A few weeks ago I blogged about leading a table session in a School Improvement Meeting on Staff Well-being (Part 1) and I promised to report back.
It’s always an interesting experience, leading within what is traditionally a “teacher” forum, and it still makes me slightly nervous. How am I going to be received? Will I be able to steer the conversation effectively? Will I get the information I need to formulate an action plan that will be relevant and recognised by our staff?
The event itself went very well. I accept that there are negative personalities; staff that can only look at well-being from their own individual viewpoint and others who have an agenda of their own, wanting to use the opportunity to ‘soapbox’; staff who think they know everything there is to know about well-being and others who start with the premise of “why should I contribute when nothing is going to change?” But, when it comes to well-being, these individuals are overwhelmingly outnumbered by the positive personalities; staff who have their own well-being toolkit and would love the opportunity to share it with their colleagues; staff who want to learn and staff who have ideas of their own, but aren’t sure they will apply to anyone else. My tables single question format worked to get everyone talking, I took notes and offered suggestions when we went off-topic.
I left the session feeling energised and enthusiastic for a shift in our culture.
I soon crashed and burned.
A wise colleague once told me that it doesn’t matter how negative the conversation becomes, the fact that it has been started and everyone is talking about it, is what is important in the long term. It’s true, the conversation turned very negative and confrontational for a while but my SBL rhino skin means I am armed with a well-being tool of my own, I very rarely take things personally.
You see, I know that my colleagues wanted to see that change was happening. They wanted it…now, and they wanted to be involved in the direction of that change. They were at the end of a demanding term and they were frustrated by a perception that any change was going to be slow coming to fruition. I was keen to get moving too and, with the help of a teaching colleague, we have now set up a working party that has a remit to introduce a step change in staff well-being in our school. We have lots of ideas, big and small, short and long term, some that will be a minor improvement and some that will have a major impact.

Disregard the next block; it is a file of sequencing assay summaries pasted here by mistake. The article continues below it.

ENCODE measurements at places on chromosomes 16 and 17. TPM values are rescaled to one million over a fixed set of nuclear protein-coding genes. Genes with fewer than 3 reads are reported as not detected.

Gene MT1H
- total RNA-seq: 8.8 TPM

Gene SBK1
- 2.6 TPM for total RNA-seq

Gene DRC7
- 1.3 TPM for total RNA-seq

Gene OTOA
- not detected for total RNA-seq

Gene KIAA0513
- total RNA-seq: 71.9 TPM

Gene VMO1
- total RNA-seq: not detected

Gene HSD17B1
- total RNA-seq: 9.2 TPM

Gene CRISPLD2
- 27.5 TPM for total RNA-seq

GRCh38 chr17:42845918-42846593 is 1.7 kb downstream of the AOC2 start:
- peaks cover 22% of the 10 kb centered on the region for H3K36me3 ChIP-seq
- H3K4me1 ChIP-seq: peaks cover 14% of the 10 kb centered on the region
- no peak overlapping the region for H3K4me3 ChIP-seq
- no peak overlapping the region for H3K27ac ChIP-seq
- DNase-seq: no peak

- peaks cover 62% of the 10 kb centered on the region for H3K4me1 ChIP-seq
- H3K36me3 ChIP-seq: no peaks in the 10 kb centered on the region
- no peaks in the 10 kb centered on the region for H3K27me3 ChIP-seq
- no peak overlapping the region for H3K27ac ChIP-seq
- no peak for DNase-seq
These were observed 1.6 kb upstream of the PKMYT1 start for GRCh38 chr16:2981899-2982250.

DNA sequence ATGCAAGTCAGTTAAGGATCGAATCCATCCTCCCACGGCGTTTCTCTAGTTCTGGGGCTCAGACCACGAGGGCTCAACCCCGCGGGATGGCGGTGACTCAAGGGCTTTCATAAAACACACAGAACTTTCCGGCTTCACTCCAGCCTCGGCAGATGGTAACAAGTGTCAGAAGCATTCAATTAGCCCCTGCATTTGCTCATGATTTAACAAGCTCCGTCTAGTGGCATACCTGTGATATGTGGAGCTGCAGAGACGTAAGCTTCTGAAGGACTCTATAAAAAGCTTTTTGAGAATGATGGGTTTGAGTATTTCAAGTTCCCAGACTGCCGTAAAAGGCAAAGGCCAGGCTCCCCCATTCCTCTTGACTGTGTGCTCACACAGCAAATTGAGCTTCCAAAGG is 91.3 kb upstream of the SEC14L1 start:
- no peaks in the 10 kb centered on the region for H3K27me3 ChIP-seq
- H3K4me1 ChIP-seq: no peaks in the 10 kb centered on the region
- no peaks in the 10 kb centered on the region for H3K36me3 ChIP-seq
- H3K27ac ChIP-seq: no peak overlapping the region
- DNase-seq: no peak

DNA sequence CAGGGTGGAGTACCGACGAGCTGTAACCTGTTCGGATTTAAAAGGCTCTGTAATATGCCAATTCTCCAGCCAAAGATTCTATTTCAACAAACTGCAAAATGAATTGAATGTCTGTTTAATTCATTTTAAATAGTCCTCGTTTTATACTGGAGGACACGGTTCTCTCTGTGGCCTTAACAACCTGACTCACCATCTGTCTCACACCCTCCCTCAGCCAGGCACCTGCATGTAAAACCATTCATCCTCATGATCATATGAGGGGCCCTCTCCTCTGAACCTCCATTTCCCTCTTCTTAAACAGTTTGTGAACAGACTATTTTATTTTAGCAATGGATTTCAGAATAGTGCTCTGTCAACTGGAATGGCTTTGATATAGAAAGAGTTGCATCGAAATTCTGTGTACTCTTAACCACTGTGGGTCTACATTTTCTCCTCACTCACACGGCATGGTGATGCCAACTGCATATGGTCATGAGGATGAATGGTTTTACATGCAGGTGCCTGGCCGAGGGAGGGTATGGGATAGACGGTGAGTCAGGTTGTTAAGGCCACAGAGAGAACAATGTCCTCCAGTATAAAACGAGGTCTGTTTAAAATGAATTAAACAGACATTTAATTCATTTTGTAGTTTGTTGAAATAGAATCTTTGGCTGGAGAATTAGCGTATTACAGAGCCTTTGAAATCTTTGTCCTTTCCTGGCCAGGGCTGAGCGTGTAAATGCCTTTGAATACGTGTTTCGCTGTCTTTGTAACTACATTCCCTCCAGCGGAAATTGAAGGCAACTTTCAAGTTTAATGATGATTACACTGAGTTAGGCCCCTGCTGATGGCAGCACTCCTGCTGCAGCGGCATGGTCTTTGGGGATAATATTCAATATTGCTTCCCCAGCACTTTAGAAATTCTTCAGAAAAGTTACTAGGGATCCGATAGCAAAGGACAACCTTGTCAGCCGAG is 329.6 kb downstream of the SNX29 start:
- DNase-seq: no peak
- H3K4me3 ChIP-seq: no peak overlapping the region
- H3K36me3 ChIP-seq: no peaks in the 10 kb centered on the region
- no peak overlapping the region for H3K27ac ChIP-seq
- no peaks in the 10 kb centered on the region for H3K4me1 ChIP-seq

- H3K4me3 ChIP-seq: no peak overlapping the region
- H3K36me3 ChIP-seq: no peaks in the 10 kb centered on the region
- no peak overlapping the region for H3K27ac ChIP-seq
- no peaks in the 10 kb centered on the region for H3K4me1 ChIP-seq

What I’m most pleased about is that our conversation includes ALL teaching staff and ALL support staff. We’re genuinely talking about the well-being of everyone on our staffing body, recognising that everyone contributes to our community and everyone has an interest in supporting each other. And that makes me really proud.
So here is what I’ve learned;
- If (or when) you become the target of discontent, do not take it personally. Keep talking to even your most ardent critics. I consider it part of my SBL role to be “the messenger”. I need to keep the conversation going and work through the issues.
- Accept what isn’t quite right. There is always more to learn and tweaks that can be made to improve policy and practice. Listen and consider every suggestion without being defensive.
- Keep hold of your enthusiasm for new initiatives. Change, even positive change, is scary to some. It needs continuous checking and driving forwards.
- Accept help and be willing to pass the baton to someone who maybe can, more effectively, “take it from here”. The aim is to improve your school, not take credit for a new initiative.
- Having said that, keep notes in a personal file about what you have done. When you are at an interview for your next dream job you can relate how you instigated an improvement, describe the process and identify outcomes.
The initial process hasn’t been easy and I’m sure there are challenges to come but the conversation has started and if, together, we can improve the well-being of all our staff and have procedures that we can go on to share freely with other schools – it will all be worthwhile.